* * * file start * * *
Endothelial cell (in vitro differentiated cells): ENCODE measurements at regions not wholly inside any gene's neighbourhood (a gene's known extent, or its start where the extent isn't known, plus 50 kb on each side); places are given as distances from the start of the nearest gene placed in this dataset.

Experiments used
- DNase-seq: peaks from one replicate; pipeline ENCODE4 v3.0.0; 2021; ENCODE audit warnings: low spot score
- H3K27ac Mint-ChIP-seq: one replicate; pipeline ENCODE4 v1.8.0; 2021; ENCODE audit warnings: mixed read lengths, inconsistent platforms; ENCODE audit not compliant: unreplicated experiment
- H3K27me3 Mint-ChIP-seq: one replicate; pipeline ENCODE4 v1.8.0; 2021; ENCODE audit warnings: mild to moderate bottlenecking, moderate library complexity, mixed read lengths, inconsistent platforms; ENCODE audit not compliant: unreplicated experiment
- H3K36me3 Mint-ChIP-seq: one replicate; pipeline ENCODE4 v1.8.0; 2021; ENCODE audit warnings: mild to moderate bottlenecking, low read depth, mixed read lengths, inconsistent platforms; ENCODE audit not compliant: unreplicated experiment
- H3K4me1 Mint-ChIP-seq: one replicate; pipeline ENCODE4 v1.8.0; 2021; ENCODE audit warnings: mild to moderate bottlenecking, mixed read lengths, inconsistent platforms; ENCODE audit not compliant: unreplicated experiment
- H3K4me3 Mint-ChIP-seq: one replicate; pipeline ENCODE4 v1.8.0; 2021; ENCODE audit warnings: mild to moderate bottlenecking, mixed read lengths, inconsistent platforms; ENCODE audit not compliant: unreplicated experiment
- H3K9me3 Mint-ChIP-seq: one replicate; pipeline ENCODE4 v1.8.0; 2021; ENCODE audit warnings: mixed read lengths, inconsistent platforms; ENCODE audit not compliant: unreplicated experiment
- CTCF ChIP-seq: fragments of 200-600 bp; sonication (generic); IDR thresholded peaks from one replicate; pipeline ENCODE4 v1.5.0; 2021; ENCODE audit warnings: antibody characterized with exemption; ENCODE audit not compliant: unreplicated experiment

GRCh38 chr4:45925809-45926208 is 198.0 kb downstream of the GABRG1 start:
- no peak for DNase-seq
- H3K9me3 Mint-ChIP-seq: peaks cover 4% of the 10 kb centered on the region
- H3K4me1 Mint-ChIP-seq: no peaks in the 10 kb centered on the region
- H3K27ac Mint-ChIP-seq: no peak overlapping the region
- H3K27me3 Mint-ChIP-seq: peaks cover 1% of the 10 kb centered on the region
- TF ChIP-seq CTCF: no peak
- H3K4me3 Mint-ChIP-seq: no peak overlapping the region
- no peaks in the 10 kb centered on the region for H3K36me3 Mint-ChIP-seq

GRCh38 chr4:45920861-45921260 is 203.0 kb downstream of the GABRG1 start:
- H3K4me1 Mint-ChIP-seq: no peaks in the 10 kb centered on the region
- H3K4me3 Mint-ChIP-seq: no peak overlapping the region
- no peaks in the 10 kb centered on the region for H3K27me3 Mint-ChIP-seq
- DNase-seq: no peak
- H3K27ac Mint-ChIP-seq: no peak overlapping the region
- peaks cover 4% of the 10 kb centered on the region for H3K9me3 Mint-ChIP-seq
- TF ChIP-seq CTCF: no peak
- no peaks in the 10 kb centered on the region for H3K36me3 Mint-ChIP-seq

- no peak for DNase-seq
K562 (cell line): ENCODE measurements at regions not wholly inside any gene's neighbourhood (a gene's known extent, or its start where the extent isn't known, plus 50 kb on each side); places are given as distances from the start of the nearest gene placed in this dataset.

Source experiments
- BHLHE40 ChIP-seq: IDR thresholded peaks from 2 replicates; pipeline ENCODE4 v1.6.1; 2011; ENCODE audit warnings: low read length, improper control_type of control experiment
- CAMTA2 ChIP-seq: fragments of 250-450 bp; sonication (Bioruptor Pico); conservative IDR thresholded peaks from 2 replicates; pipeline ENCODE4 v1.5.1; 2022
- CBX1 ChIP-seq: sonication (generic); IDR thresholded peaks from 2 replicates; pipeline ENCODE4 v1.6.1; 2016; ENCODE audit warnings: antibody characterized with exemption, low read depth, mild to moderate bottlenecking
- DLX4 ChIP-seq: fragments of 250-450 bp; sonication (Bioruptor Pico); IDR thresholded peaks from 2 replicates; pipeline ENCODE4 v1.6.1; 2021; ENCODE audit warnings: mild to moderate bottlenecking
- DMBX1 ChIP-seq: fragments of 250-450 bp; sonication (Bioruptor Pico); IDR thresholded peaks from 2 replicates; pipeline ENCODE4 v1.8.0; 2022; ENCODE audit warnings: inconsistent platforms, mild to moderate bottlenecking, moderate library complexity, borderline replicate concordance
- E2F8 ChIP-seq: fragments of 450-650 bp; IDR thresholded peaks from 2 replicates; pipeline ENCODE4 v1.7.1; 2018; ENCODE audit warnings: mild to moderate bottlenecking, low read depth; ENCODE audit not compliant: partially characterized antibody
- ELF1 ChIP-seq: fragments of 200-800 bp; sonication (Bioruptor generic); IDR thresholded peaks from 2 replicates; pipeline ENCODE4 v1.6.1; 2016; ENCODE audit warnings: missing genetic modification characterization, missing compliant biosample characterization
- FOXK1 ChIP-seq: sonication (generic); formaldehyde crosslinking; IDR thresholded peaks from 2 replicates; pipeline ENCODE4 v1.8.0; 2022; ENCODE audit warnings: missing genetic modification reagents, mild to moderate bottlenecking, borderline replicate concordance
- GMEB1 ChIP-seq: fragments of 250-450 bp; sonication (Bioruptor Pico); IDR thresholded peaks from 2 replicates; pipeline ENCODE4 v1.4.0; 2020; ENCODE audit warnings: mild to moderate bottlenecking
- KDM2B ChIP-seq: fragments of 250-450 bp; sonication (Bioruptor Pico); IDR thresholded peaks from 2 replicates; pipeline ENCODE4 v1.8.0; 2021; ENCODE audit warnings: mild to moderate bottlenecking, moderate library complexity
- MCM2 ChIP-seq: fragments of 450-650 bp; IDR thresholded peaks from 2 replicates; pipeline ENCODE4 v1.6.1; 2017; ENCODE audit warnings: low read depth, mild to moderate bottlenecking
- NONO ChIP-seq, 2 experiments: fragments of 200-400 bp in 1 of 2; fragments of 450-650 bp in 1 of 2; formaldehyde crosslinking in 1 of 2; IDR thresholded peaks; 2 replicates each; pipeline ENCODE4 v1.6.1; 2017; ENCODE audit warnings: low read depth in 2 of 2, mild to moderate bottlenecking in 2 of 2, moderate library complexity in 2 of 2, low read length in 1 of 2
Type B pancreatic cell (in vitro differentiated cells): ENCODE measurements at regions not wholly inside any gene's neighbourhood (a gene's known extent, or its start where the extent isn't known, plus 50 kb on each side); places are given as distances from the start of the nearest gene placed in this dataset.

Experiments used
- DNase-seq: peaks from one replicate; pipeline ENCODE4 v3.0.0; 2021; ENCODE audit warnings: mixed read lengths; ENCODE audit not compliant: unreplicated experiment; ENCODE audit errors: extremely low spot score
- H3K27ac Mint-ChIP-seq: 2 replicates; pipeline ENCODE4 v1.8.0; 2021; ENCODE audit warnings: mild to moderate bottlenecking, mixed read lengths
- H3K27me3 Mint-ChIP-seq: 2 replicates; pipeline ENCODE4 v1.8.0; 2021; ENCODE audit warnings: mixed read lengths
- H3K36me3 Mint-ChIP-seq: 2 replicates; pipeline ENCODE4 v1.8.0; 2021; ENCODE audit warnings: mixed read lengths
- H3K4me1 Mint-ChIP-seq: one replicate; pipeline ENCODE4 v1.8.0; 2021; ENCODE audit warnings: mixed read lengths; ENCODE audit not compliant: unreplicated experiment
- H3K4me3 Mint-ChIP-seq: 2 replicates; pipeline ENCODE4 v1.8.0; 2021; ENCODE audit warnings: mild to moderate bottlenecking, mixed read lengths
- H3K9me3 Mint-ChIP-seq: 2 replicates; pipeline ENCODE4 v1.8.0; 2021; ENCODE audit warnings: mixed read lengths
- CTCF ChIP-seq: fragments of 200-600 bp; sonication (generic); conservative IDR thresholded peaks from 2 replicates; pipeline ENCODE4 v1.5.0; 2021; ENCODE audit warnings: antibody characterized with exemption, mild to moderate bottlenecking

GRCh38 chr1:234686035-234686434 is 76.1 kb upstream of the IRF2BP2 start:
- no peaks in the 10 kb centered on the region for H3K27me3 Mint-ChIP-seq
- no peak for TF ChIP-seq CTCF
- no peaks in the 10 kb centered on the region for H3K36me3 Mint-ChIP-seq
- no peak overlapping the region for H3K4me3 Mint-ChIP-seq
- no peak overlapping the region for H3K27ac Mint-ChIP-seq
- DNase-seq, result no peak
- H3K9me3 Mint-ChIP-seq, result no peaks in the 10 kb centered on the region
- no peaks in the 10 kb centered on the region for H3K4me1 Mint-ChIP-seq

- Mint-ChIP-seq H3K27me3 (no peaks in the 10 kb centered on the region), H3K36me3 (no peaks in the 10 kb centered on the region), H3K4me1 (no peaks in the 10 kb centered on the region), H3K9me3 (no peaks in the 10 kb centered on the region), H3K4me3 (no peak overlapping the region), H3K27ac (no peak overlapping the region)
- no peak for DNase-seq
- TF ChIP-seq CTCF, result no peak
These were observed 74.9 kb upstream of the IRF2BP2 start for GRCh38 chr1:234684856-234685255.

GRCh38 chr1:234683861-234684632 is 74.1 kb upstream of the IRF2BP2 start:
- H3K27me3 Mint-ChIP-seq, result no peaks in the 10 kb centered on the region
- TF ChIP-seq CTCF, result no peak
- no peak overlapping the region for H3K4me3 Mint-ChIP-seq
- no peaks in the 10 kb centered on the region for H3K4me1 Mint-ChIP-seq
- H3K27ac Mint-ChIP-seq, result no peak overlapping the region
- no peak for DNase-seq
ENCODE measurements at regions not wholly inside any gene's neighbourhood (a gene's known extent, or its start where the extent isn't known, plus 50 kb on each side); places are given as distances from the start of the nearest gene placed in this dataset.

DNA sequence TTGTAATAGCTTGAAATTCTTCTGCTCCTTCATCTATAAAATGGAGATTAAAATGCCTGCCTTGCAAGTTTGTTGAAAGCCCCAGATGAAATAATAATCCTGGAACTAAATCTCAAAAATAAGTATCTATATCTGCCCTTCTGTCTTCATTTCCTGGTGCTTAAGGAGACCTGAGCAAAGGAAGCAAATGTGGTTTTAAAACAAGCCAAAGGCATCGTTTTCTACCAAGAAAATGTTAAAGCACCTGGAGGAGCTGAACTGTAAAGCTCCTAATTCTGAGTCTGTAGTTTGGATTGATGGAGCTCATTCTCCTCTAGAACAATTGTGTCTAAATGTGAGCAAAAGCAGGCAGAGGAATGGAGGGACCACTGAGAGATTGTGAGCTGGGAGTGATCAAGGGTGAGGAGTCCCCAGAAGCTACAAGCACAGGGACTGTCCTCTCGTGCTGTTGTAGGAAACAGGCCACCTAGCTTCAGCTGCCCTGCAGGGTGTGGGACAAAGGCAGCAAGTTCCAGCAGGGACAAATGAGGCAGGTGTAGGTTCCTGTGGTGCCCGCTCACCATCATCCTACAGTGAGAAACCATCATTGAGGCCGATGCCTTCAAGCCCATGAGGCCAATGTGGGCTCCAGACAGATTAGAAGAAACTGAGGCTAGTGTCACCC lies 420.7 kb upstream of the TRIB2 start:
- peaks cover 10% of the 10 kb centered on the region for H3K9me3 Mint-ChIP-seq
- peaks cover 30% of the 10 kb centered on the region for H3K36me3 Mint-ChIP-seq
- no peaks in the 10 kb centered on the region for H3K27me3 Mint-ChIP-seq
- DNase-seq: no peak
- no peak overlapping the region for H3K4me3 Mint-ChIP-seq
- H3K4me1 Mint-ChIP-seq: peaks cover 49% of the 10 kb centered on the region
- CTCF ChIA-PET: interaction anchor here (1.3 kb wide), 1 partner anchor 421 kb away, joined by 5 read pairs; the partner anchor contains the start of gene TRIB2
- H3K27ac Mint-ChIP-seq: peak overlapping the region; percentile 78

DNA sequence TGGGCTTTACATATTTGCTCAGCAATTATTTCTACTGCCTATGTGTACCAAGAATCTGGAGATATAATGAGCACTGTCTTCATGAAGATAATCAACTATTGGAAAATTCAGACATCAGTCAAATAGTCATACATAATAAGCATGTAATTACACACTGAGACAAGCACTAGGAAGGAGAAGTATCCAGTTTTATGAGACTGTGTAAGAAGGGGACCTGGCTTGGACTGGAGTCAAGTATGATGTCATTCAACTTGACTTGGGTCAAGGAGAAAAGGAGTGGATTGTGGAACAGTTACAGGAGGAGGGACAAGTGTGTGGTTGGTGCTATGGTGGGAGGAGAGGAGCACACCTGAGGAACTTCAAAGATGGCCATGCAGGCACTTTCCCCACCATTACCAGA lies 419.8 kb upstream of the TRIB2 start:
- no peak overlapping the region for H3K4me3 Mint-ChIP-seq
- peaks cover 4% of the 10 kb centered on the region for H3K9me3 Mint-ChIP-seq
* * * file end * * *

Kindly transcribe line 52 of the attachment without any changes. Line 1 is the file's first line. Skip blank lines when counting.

- H3K9me3 Mint-ChIP-seq: 2 replicates; pipeline ENCODE4 v1.8.0; 2021; ENCODE audit warnings: mixed read lengths